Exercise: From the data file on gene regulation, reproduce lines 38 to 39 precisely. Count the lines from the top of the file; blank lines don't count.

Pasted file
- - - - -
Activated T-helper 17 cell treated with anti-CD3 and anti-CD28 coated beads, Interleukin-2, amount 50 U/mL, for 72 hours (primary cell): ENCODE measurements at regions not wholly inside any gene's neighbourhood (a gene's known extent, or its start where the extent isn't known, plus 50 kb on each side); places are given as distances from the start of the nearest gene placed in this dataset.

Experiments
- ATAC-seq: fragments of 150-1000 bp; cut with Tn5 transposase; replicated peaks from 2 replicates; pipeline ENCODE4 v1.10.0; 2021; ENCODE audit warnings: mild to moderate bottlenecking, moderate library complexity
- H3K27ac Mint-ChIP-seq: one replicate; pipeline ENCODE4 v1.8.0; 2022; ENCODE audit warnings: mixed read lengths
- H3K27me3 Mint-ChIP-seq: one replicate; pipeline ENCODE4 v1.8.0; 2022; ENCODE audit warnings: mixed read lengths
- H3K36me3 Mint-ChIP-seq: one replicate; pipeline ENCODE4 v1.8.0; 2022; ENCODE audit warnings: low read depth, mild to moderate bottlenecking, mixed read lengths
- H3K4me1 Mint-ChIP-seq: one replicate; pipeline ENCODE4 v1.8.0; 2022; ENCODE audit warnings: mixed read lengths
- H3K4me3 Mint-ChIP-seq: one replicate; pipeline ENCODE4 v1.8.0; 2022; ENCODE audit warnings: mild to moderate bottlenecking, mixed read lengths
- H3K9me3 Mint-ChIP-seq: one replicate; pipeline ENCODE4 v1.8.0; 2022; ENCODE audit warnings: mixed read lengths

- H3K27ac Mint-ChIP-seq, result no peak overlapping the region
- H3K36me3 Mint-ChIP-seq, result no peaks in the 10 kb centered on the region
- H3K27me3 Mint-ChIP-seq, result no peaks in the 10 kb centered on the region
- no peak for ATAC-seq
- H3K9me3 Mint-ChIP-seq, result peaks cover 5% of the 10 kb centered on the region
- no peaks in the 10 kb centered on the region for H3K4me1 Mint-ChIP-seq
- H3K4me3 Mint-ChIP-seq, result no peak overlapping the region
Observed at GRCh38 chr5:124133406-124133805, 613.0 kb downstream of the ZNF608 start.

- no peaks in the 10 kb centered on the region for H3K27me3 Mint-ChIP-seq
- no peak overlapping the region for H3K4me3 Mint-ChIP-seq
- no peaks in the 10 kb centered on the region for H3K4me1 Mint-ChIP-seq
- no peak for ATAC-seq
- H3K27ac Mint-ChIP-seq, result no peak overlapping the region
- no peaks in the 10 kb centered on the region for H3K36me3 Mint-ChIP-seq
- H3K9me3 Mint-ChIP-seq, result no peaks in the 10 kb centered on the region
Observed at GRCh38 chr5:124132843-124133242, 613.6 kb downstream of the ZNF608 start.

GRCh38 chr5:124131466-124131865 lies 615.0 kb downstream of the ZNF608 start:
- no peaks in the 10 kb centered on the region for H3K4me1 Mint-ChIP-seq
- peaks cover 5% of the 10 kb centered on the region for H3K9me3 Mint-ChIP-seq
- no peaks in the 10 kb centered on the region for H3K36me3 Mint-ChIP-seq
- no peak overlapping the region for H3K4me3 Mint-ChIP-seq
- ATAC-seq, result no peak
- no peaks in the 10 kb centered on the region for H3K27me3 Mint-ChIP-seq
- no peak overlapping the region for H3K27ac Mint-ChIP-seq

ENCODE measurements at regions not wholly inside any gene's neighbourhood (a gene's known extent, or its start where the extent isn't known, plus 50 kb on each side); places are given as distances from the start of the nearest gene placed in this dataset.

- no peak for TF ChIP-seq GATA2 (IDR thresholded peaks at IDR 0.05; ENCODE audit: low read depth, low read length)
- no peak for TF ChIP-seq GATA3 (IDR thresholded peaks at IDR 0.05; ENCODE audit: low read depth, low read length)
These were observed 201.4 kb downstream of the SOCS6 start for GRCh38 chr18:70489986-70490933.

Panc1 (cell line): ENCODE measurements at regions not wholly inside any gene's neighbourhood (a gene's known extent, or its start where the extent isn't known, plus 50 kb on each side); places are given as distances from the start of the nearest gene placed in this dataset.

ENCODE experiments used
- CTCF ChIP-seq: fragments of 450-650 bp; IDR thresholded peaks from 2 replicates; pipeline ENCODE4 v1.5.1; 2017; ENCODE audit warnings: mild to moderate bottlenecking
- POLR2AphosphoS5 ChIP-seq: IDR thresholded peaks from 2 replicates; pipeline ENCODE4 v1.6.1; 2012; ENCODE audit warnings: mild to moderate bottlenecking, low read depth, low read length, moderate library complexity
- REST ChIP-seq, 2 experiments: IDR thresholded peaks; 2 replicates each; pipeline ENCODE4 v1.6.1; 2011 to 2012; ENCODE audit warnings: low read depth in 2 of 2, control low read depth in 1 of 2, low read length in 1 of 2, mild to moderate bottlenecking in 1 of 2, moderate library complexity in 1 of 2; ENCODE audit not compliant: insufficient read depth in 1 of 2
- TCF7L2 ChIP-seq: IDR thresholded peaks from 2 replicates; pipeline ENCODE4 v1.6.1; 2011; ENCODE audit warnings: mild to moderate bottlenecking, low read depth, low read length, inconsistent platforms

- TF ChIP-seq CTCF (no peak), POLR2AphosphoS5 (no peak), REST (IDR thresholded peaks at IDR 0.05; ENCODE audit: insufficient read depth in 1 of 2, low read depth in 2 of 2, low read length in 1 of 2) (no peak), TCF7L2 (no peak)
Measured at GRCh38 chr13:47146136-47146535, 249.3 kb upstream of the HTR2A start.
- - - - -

Panc1 (cell line): ENCODE measurements at regions not wholly inside any gene's neighbourhood (a gene's known extent, or its start where the extent isn't known, plus 50 kb on each side); places are given as distances from the start of the nearest gene placed in this dataset.

ENCODE experiments used